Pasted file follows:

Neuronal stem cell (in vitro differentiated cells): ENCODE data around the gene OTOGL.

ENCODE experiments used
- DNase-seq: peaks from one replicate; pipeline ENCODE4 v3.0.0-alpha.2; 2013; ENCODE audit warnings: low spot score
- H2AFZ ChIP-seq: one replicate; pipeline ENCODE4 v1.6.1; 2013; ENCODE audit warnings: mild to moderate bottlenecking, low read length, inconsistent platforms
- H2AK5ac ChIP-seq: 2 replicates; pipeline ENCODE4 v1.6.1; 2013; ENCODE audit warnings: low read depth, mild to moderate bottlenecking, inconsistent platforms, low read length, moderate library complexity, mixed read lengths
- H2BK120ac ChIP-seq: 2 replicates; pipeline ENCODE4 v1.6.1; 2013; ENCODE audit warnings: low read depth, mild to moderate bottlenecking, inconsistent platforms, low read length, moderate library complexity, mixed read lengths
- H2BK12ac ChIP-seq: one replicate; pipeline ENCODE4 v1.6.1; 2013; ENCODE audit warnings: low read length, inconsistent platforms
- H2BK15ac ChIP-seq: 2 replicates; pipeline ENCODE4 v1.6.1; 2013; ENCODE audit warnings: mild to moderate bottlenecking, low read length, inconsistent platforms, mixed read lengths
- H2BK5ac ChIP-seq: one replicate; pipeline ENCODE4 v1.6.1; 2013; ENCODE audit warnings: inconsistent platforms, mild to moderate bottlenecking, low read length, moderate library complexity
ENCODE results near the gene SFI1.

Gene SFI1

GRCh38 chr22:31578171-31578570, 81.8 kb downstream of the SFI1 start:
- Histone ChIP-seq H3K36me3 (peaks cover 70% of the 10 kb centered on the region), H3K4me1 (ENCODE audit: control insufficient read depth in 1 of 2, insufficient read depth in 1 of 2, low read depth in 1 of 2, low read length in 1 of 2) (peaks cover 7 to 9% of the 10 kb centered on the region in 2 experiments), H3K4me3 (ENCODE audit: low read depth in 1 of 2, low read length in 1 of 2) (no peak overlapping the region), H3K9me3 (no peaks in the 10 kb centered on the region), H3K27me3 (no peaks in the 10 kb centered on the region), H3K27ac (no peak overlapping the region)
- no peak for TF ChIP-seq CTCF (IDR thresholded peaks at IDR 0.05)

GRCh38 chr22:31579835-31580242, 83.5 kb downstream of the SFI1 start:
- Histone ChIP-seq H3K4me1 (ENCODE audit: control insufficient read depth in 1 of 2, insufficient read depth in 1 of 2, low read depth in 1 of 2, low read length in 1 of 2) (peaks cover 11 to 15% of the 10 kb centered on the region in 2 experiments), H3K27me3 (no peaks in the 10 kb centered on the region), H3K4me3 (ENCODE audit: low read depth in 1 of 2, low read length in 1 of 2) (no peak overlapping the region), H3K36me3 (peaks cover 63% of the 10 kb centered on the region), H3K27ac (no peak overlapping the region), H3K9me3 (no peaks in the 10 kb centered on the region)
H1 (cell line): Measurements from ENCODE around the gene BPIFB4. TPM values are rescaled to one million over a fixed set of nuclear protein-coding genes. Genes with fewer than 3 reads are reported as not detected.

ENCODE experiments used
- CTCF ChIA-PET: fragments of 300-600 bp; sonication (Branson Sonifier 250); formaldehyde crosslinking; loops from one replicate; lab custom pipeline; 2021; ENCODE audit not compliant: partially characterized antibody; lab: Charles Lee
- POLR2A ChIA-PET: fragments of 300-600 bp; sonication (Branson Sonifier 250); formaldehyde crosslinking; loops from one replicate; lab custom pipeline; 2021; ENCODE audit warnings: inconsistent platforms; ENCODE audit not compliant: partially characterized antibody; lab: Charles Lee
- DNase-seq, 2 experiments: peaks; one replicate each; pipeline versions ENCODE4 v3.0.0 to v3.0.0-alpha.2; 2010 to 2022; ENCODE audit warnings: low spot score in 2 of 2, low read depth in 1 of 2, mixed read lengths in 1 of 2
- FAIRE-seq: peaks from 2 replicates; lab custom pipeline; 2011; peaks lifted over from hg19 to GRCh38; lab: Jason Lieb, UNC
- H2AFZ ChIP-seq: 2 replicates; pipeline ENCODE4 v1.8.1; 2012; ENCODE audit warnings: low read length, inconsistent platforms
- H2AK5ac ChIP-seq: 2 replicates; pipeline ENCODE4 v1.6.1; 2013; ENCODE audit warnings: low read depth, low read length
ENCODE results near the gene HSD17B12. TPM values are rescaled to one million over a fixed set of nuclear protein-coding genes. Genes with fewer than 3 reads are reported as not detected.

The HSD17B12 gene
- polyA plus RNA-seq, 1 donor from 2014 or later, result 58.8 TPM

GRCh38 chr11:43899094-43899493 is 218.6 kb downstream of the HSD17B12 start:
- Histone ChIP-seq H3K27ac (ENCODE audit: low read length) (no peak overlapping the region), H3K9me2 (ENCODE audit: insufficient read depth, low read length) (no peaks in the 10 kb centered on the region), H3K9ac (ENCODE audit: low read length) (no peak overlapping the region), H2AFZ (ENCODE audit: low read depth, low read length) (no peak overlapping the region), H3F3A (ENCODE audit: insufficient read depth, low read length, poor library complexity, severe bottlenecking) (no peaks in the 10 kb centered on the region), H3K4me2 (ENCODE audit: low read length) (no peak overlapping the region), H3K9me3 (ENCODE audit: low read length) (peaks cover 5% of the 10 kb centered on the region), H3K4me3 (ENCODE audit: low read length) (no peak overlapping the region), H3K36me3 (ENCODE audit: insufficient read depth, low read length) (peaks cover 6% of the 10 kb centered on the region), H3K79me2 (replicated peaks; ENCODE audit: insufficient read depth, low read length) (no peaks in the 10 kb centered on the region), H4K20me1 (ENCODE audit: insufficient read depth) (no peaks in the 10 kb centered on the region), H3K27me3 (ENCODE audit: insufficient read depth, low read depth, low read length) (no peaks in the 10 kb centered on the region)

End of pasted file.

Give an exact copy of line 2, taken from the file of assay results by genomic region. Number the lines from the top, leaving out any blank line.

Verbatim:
ENCODE experiments used